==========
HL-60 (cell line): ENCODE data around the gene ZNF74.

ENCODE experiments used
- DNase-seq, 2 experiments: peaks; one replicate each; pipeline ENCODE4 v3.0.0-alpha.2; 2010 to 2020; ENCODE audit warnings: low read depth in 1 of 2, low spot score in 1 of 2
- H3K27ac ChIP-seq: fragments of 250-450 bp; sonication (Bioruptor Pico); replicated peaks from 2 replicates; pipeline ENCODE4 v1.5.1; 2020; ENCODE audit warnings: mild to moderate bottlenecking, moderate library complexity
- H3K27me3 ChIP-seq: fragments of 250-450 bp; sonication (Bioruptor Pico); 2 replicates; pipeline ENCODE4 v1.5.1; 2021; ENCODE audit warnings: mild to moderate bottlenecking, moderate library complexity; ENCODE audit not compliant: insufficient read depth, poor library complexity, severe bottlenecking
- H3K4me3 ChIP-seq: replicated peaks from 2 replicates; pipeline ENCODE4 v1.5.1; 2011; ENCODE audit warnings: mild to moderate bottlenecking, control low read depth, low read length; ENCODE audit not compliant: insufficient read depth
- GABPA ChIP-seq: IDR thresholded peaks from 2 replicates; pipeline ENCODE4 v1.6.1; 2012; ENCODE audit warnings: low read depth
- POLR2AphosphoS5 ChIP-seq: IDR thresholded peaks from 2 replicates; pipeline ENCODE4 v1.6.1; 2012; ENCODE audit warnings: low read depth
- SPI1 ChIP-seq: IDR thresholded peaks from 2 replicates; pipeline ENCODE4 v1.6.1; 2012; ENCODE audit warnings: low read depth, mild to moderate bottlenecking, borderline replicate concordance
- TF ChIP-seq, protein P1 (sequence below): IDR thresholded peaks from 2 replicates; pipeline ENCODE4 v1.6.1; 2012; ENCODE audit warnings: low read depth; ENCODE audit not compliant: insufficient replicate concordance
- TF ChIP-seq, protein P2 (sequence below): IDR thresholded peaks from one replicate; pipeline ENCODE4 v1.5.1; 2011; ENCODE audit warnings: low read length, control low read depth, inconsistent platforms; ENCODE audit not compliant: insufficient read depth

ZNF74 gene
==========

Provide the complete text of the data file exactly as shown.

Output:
HL-60 (cell line): ENCODE data around the gene ZNF74.

ENCODE experiments used
- DNase-seq, 2 experiments: peaks; one replicate each; pipeline ENCODE4 v3.0.0-alpha.2; 2010 to 2020; ENCODE audit warnings: low read depth in 1 of 2, low spot score in 1 of 2
- H3K27ac ChIP-seq: fragments of 250-450 bp; sonication (Bioruptor Pico); replicated peaks from 2 replicates; pipeline ENCODE4 v1.5.1; 2020; ENCODE audit warnings: mild to moderate bottlenecking, moderate library complexity
- H3K27me3 ChIP-seq: fragments of 250-450 bp; sonication (Bioruptor Pico); 2 replicates; pipeline ENCODE4 v1.5.1; 2021; ENCODE audit warnings: mild to moderate bottlenecking, moderate library complexity; ENCODE audit not compliant: insufficient read depth, poor library complexity, severe bottlenecking
- H3K4me3 ChIP-seq: replicated peaks from 2 replicates; pipeline ENCODE4 v1.5.1; 2011; ENCODE audit warnings: mild to moderate bottlenecking, control low read depth, low read length; ENCODE audit not compliant: insufficient read depth
- GABPA ChIP-seq: IDR thresholded peaks from 2 replicates; pipeline ENCODE4 v1.6.1; 2012; ENCODE audit warnings: low read depth
- POLR2AphosphoS5 ChIP-seq: IDR thresholded peaks from 2 replicates; pipeline ENCODE4 v1.6.1; 2012; ENCODE audit warnings: low read depth
- SPI1 ChIP-seq: IDR thresholded peaks from 2 replicates; pipeline ENCODE4 v1.6.1; 2012; ENCODE audit warnings: low read depth, mild to moderate bottlenecking, borderline replicate concordance
- TF ChIP-seq, protein P1 (sequence below): IDR thresholded peaks from 2 replicates; pipeline ENCODE4 v1.6.1; 2012; ENCODE audit warnings: low read depth; ENCODE audit not compliant: insufficient replicate concordance
- TF ChIP-seq, protein P2 (sequence below): IDR thresholded peaks from one replicate; pipeline ENCODE4 v1.5.1; 2011; ENCODE audit warnings: low read length, control low read depth, inconsistent platforms; ENCODE audit not compliant: insufficient read depth

ZNF74 gene